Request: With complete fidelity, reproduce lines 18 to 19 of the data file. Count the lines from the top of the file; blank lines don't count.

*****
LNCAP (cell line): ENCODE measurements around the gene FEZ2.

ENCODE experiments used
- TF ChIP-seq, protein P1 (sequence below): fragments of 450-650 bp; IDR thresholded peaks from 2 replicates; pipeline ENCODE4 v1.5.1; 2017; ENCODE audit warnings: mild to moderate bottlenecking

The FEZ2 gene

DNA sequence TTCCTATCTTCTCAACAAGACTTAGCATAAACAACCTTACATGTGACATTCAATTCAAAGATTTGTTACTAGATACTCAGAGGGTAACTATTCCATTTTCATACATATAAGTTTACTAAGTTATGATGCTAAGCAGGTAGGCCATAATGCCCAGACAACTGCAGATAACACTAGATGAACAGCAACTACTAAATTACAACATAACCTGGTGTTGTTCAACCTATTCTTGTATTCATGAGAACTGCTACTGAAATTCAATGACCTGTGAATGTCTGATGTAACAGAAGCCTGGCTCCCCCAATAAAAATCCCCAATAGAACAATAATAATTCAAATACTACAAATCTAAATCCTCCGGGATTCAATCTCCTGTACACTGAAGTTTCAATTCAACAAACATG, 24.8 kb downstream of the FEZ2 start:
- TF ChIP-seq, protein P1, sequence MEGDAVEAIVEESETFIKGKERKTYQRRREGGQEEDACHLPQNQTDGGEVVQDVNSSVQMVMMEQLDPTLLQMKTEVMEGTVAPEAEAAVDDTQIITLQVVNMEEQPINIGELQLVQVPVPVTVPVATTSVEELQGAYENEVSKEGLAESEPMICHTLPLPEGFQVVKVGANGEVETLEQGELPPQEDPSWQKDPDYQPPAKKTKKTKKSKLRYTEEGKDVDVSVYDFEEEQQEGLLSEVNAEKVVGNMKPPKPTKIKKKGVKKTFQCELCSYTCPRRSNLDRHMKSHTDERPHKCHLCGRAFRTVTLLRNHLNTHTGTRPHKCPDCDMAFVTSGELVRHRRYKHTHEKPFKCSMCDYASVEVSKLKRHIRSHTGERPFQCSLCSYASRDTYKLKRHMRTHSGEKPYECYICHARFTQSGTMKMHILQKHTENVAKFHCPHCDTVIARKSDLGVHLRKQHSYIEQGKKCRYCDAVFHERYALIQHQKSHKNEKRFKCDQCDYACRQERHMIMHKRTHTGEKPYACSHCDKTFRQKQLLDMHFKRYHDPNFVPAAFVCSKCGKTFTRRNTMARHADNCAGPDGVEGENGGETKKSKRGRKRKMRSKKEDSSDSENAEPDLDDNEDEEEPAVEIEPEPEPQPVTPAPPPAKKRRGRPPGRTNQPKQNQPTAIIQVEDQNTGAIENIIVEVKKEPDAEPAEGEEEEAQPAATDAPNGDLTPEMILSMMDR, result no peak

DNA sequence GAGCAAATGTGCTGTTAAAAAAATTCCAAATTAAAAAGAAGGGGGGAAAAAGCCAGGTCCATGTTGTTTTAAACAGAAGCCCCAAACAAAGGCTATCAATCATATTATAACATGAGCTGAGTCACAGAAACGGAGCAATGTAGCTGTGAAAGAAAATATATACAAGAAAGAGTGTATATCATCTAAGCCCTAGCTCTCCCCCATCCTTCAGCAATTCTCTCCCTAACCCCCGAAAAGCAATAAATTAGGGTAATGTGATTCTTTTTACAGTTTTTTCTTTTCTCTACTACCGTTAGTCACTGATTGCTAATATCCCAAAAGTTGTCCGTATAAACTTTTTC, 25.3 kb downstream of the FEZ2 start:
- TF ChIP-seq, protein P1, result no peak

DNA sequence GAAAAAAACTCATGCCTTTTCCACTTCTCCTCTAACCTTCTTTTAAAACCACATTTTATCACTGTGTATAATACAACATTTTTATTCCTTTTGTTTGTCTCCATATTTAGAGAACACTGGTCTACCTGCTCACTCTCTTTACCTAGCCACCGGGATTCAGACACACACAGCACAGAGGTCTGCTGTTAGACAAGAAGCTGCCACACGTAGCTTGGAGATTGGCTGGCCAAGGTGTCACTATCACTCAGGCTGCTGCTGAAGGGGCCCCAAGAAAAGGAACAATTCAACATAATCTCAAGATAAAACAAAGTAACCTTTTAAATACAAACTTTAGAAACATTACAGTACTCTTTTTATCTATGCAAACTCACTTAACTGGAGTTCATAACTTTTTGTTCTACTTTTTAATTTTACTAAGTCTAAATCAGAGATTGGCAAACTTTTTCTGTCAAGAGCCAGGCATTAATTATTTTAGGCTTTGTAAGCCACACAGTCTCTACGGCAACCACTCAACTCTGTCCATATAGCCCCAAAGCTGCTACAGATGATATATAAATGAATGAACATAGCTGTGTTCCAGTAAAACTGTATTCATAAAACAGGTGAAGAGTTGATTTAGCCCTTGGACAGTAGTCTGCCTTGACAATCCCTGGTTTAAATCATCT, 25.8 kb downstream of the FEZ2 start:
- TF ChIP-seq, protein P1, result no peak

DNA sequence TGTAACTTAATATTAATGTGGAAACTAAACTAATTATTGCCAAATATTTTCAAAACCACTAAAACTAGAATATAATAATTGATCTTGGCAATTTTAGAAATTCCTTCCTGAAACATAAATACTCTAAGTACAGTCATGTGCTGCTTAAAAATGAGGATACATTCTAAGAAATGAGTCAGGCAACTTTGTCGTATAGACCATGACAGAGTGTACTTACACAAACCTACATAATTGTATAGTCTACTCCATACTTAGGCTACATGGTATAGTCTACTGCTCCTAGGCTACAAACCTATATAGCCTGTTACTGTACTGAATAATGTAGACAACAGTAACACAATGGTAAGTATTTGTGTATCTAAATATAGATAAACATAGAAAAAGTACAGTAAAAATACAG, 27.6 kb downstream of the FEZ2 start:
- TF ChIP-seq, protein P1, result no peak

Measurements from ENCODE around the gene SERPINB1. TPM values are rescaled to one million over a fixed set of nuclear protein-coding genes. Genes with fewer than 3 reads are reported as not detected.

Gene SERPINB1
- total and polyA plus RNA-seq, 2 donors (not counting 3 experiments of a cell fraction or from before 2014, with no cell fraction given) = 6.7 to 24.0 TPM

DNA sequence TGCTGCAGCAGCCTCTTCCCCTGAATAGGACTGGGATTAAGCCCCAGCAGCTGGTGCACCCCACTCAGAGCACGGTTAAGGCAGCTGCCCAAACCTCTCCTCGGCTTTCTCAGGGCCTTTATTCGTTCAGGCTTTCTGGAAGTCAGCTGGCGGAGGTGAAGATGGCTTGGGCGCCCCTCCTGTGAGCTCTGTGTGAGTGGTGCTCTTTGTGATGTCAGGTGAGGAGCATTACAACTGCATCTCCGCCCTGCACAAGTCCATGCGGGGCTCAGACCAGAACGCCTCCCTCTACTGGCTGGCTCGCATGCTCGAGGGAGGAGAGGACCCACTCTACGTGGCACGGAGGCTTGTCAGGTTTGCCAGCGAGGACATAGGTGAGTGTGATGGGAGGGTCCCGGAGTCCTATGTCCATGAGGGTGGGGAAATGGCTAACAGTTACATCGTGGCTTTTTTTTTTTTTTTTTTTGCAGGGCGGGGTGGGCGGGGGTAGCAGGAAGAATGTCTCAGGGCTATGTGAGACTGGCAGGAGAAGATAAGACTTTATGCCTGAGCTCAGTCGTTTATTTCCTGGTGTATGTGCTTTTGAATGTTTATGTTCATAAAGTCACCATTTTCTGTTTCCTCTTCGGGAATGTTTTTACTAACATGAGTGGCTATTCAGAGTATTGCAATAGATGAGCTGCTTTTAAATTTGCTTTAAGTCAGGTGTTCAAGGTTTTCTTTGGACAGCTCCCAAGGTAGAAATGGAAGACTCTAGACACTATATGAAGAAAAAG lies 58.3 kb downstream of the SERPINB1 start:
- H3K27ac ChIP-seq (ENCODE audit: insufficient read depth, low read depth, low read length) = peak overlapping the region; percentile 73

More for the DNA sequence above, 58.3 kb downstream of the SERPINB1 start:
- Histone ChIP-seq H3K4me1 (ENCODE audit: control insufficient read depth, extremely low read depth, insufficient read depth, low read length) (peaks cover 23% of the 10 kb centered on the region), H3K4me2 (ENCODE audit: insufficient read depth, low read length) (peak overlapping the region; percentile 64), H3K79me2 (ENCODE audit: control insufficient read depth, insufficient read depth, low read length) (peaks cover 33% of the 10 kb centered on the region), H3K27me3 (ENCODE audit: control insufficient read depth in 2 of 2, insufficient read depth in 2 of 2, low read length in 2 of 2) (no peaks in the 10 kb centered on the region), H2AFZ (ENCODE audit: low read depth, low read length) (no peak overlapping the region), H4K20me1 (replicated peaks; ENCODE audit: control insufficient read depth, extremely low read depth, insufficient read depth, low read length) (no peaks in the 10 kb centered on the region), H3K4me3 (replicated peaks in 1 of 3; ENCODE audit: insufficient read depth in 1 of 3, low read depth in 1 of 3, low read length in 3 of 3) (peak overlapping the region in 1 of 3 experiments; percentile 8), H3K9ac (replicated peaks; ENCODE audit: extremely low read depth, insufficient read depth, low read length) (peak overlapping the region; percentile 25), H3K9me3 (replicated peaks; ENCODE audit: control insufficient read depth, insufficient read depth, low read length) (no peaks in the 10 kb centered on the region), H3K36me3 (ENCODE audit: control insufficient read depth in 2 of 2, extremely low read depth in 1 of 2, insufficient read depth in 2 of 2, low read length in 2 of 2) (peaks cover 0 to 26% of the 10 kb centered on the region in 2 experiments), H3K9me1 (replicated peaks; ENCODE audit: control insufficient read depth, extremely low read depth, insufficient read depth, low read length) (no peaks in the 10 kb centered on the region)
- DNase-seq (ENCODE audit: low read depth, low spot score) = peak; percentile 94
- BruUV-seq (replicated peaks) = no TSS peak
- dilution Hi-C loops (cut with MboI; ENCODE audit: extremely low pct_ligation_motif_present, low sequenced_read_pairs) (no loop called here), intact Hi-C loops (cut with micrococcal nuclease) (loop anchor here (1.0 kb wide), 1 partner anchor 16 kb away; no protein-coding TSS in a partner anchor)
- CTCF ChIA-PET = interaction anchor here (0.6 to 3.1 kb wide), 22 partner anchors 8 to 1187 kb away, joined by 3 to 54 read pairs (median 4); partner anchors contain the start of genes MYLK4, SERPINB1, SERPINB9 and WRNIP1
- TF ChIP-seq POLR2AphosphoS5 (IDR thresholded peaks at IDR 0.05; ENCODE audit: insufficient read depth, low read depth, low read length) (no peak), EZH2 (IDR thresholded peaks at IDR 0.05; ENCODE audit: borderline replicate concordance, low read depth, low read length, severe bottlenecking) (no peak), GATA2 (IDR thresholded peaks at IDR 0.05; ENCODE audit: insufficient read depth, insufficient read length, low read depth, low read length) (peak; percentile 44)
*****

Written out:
More for the DNA sequence above, 58.3 kb downstream of the SERPINB1 start:
- Histone ChIP-seq H3K4me1 (ENCODE audit: control insufficient read depth, extremely low read depth, insufficient read depth, low read length) (peaks cover 23% of the 10 kb centered on the region), H3K4me2 (ENCODE audit: insufficient read depth, low read length) (peak overlapping the region; percentile 64), H3K79me2 (ENCODE audit: control insufficient read depth, insufficient read depth, low read length) (peaks cover 33% of the 10 kb centered on the region), H3K27me3 (ENCODE audit: control insufficient read depth in 2 of 2, insufficient read depth in 2 of 2, low read length in 2 of 2) (no peaks in the 10 kb centered on the region), H2AFZ (ENCODE audit: low read depth, low read length) (no peak overlapping the region), H4K20me1 (replicated peaks; ENCODE audit: control insufficient read depth, extremely low read depth, insufficient read depth, low read length) (no peaks in the 10 kb centered on the region), H3K4me3 (replicated peaks in 1 of 3; ENCODE audit: insufficient read depth in 1 of 3, low read depth in 1 of 3, low read length in 3 of 3) (peak overlapping the region in 1 of 3 experiments; percentile 8), H3K9ac (replicated peaks; ENCODE audit: extremely low read depth, insufficient read depth, low read length) (peak overlapping the region; percentile 25), H3K9me3 (replicated peaks; ENCODE audit: control insufficient read depth, insufficient read depth, low read length) (no peaks in the 10 kb centered on the region), H3K36me3 (ENCODE audit: control insufficient read depth in 2 of 2, extremely low read depth in 1 of 2, insufficient read depth in 2 of 2, low read length in 2 of 2) (peaks cover 0 to 26% of the 10 kb centered on the region in 2 experiments), H3K9me1 (replicated peaks; ENCODE audit: control insufficient read depth, extremely low read depth, insufficient read depth, low read length) (no peaks in the 10 kb centered on the region)